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Week of April 8, 2013

More offices seek Sustainable Workplace certification

Months after launching a program to transform offices into greener workplaces, the Office of Campus Sustainability is busy providing nearly 40 campus units, including the Office of the President, with eco-friendly recommendations.

Through the Sustainable Workplace program, OCS assists offices in identifying simple adjustments in equipment settings, while educating employees on behavioral changes, to improve energy efficiency and waste reduction in the workplace.

“We are pleased to have the support of university leadership in demonstrating the importance of sustainability in the workplace,” said Anya Dale, sustainability representative with OCS.

Since November, OCS has awarded eight certificates, including three at the platinum level: the Office of Waste Management and Recycling, Office of Public Affairs & Internal Communications and LSA Office of the Dean. Other offices that completed the program include University Human Resources, UMHS Safety Management and Event Services.

Daniel Rife, left, and LSA Dean Terrence McDonald display the Platinum Sustainable Workplace certificate that was awarded to the LSA Office of the Dean. Photo courtesy Office of Campus Sustainability.

Motivated by receiving the highest certification possible for green efforts in the Dean’s Office, LSA Energy Management Engineer Daniel Rife issued a direct challenge to the college’s remaining 70 plus units to complete the program by the end of the year.

“I want to be involved as units go through the process to hear what’s going on in their offices from an energy-management point of view,” Rife said. “My job is to help address the larger obstacles they face in creating more sustainable practices.”

The hands-on approach and outreach to all LSA units marks the largest coordinated effort to address energy management in the college, Rife added.

With a diverse mix of offices participating in the program, OCS has been able to combat common misconceptions affecting office practices.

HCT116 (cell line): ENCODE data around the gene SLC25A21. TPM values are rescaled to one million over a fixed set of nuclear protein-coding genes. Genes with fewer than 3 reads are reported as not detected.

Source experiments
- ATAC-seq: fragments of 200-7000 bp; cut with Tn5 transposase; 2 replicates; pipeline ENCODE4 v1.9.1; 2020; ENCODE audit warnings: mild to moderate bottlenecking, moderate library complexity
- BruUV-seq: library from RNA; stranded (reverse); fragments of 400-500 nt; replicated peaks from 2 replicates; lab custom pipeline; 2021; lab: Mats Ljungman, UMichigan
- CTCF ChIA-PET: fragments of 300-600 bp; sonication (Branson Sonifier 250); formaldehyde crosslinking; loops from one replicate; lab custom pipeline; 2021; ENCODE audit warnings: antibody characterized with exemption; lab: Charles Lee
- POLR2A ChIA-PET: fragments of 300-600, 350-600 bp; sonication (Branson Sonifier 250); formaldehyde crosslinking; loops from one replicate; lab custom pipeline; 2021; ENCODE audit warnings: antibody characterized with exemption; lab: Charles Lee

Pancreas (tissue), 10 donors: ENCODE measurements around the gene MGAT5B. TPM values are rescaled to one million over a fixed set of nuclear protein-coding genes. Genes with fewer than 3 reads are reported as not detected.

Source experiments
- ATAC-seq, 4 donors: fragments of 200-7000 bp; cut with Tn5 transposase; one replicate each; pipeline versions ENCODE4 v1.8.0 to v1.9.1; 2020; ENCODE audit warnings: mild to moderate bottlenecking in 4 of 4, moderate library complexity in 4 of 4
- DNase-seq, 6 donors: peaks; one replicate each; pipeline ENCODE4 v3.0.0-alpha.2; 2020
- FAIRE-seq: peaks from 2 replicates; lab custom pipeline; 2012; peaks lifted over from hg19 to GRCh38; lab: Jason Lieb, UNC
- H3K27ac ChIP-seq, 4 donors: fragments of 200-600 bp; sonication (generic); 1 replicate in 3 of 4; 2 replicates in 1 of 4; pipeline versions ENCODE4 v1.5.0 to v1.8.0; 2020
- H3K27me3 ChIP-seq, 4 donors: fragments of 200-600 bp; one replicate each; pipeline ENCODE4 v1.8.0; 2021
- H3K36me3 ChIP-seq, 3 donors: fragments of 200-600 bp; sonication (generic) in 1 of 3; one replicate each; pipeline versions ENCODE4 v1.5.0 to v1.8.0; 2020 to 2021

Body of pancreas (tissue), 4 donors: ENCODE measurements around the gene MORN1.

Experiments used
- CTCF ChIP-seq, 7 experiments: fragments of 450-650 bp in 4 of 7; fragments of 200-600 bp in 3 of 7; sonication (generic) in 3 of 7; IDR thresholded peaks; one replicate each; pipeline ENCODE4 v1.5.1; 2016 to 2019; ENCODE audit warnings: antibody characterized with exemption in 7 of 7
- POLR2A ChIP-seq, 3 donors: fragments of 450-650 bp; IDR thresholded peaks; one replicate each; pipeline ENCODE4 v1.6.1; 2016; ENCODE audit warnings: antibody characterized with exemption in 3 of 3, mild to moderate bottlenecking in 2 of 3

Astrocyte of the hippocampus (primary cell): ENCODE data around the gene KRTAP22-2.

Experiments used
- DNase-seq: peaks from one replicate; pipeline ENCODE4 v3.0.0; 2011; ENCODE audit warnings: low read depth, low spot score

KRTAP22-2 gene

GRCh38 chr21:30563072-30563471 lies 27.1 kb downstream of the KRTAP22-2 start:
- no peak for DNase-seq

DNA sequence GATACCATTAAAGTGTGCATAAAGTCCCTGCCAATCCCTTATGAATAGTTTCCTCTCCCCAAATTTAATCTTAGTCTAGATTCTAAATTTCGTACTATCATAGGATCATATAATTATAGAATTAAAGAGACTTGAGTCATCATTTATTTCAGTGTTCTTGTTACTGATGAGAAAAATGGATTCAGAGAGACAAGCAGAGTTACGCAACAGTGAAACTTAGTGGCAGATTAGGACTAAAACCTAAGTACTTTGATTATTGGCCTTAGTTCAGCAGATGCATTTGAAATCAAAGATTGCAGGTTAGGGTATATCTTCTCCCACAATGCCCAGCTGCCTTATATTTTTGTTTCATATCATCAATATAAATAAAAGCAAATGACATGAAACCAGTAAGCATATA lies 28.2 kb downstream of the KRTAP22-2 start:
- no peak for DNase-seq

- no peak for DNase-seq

“Almost everyone we’ve worked with had shared the belief their computers must remain on or in sleep mode to be updated,” Dale said. “We learned most supporting IT units have systems in place to provide system updates at computer shut down, or to remotely reboot computers during non-business hours for updating.”

In some cases, units that have completed the program experience financial gains as a result of removing unneeded equipment and avoiding maintenance and supply costs. Other benefits of the program include more streamlined office processes, increased coordination in supply orders and better understanding of equipment capabilities and settings.

The program is one of many vehicles in the university’s effort to create a culture of sustainability by building awareness and encouraging sustainable behaviors. Sustainable Workplace supports the university’s 2025 sustainability goals and the overall commitment to sustainability, known as Planet Blue.

Dale noted simple behavior changes also could result in big savings for units. She pointed to a statement released in the U.S. Department of Energy’s Building Energy Data Book, implying that nearly half of all energy consumed in the buildings sector in 2010 was the result of heating, cooling and lighting of office spaces.

For more information on the program, or to become certified, go to www.ocs.umich.edu/sustainable-workplace.html.

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